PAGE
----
CAMP ZAMA, Japan (Aug. 7, 2020) – When the residents of Building 1050 here began to sweat because of a broken air conditioner, those in charge of fixing it began to sweat too, and not necessarily because of the humid, 90-degree weather.
The 68-unit building has more than 150 residents, including pregnant women with small children, so the heat was on, literally and figuratively, for personnel to work as quickly as possible to determine why the air conditioner broke, find replacement parts, get them delivered, and make the repair.
As soon as the call came in the morning of Aug. 4, personnel began working to fix the system and mitigate the discomfort of residents, said Dennis Nelson, chief of the Operations and Maintenance Division of the Directorate of Public Works, U.S. Army Garrison Japan.
To help cool off residents, personnel hooked up water from a fire hydrant to the air conditioning system and ran cool water through it so residents would have some relief, Nelson said.
Personnel instructed residents to keep their air conditioners running to help create air flow with the cooler air and advised on the best ways to set up fans. They also advised that once the sun went down, open windows would allow a cool breeze to enter the apartments.
In addition, personnel set up two large, portable air conditioners in the building’s lobby so residents could cool off there, Nelson said.
For those who wanted more space, they could visit the nearby Camp Zama Youth Center during the day, which has a large, air-conditioned gymnasium, Nelson said.
For the night of Aug. 5, garrison officials secured funding so residents could stay in hotels on base at Camp Zama and Naval Air Facility Atsugi, which is about four miles from Camp Zama, officials said.
Jeff Baulknight, chief of the Housing Management Division, DPW, USAG Japan, said housing opened the offer to all the building’s residents, and 10 families took them up on it.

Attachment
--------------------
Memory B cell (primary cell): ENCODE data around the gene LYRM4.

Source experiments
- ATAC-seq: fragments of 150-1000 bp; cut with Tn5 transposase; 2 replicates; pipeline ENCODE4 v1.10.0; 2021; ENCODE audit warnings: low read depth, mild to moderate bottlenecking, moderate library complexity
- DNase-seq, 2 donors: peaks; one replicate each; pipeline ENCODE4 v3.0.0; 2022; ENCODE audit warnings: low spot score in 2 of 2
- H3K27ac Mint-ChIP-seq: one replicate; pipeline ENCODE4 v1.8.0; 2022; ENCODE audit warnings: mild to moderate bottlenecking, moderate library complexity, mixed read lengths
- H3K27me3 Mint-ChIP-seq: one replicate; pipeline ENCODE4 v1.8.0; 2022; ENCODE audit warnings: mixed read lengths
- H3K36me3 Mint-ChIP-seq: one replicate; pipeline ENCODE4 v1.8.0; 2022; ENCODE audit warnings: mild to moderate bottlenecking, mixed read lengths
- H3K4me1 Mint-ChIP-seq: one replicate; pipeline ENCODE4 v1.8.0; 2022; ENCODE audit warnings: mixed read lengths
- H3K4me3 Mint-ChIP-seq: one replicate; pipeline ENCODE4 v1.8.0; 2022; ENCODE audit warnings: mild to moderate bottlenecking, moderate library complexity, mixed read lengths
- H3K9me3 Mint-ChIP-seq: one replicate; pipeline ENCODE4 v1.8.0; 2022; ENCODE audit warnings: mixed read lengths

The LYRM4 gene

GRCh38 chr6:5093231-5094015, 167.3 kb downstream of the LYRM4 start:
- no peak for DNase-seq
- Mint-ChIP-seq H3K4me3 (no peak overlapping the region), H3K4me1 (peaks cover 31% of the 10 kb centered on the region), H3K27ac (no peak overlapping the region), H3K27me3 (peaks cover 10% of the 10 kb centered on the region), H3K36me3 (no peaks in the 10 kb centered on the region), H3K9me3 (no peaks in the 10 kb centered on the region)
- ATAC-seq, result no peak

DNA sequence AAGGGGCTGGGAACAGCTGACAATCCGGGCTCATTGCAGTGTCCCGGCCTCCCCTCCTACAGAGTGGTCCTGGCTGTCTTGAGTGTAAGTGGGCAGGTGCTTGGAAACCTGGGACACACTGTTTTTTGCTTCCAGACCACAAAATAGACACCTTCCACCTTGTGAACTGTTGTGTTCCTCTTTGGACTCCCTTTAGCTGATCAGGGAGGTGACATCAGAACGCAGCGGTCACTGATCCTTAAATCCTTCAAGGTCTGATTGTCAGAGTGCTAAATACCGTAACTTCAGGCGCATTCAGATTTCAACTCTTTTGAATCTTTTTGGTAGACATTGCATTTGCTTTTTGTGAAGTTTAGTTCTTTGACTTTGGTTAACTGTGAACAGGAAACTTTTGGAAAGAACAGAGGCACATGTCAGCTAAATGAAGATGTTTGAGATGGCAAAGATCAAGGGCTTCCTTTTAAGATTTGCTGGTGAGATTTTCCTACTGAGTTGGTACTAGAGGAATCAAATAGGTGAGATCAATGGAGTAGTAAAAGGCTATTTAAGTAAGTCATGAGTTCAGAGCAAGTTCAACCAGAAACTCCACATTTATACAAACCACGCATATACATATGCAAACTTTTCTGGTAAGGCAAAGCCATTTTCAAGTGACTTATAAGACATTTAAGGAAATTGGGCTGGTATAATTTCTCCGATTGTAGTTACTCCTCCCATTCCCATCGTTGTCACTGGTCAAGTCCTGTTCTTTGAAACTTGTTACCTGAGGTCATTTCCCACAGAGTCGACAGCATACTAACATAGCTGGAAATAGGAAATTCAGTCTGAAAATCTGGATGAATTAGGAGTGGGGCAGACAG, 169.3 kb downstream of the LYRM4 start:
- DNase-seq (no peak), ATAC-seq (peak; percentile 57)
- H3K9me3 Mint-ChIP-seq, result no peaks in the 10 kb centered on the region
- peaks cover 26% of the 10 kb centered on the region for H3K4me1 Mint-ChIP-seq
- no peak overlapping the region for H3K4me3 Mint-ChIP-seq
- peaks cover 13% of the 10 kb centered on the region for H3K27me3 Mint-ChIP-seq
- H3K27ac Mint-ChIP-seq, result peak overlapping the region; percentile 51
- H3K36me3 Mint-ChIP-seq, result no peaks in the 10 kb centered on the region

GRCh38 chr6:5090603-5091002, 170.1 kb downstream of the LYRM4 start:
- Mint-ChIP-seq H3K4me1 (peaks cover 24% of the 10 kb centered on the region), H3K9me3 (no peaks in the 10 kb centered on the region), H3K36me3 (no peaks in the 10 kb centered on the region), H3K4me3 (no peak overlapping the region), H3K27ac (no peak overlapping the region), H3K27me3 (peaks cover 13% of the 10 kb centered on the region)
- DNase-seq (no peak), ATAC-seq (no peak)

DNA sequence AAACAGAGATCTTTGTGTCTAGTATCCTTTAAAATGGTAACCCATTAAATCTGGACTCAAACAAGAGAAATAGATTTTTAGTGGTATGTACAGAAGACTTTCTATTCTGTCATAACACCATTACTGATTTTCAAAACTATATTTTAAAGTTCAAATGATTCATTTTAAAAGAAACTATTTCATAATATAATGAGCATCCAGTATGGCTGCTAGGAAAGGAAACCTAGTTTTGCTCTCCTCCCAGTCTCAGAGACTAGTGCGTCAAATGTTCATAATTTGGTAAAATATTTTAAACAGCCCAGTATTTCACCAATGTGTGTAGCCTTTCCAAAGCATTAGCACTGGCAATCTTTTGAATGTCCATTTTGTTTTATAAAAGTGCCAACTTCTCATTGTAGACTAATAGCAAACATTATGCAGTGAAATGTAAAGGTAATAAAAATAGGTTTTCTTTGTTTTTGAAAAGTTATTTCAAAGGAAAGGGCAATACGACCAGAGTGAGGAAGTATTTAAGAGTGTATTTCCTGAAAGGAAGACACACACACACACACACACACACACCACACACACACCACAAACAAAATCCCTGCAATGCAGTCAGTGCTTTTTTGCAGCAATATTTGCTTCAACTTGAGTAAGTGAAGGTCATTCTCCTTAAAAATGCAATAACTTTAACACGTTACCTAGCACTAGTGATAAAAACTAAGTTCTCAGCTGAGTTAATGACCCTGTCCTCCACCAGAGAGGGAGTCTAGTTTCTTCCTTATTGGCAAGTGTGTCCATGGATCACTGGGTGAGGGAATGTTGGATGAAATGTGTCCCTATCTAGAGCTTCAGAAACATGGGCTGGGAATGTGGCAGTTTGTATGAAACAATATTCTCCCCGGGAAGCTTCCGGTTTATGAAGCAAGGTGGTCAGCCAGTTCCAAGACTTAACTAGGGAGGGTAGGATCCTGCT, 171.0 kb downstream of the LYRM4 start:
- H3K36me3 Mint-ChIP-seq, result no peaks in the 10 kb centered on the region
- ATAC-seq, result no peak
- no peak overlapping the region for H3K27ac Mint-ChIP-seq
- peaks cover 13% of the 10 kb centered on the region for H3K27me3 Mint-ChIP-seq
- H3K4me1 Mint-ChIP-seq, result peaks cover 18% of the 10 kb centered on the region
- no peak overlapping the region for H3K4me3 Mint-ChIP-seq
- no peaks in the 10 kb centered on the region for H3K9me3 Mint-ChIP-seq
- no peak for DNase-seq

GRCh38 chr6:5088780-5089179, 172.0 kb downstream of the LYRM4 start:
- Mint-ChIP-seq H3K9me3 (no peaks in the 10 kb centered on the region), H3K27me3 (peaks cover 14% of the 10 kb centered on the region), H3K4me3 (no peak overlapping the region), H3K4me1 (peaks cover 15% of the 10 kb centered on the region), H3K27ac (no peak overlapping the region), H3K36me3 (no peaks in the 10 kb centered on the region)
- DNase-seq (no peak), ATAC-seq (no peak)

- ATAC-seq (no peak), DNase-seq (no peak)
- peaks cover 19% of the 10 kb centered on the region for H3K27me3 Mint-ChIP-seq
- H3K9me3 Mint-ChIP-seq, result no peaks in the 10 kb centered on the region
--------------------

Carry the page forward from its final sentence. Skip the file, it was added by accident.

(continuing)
In all, the repair took 56 hours from start to finish, Nelson said. Personnel completed the repair at about 3 p.m. Aug. 6.
The air conditioning unit itself is large—it includes a 108-ton chiller and requires a roughly 800-square-foot room to house it, Nelson said. The unit is 21 years old.
Personnel might have been able to finish the job sooner, but after a brief hope that the parts might be available in nearby Yokohama, it turned out the closest place to get the parts was near Osaka, nearly 300 miles away, Nelson said.
After a quick order, the parts arrived at a warehouse in Atsugi at about 11 p.m. Aug. 5, but the contractor couldn’t pick them up until the receiving business opened at 8 a.m. the following morning, officials said.
When the business opened, a representative was waiting and immediately brought the parts to Camp Zama, Nelson said.
In the meantime, personnel had prepped the system so all they had to do was install the parts, Nelson said.
“They already did all the prep work late last night and early this morning to get the system ready,” Nelson said Aug. 6, “so all we had to do was get those parts in place and then start getting the system back up. So they did a lot of work ahead of time. They didn’t wait.”
Larry Allar, chief of the Buildings and Grounds Branch, DPW, USAG Japan, said it heartened him to see the reactions of many residents.
“A lot of people understood,” Allar said. “They understood the challenge; they understood and encouraged us.”
Among them, Allar said, was Building 1050 resident Emilia Vallejo, who brought workers water and allowed personnel to periodically test the temperature in her apartment on the fifth floor.
Vallejo, a civilian transportation assistant who has worked at Camp Zama for about a year, said she was happy to help them.
“I do appreciate their effort to get it done, to get it fixed quickly, and I’m grateful that it’s working now,” said Vallejo Aug. 7. “So I’m thankful that it’s back to normal. I know these guys work so hard, so kudos to all of them.”
Baulknight said the garrison plans to renovate the building in fiscal 2027, and until then, the plan is to keep the air conditioning unit in good repair.
To avoid a similar situation in the future, Nelson said garrison officials have instructed the contractor to identify parts that could break, based on installation date, and have replacements on hand in case of failure.
Also, officials are researching local, mobile air conditioning systems they could bring to the site and attach directly to the system should it fail again, Nelson said.
“We hate to disappoint the community when things like this happen,” Nelson said. “We take great pride in the work we do and in maintaining customer satisfaction, but sometimes it’s just out of our control and all we can do is work hard and do the best we can when things do go wrong.”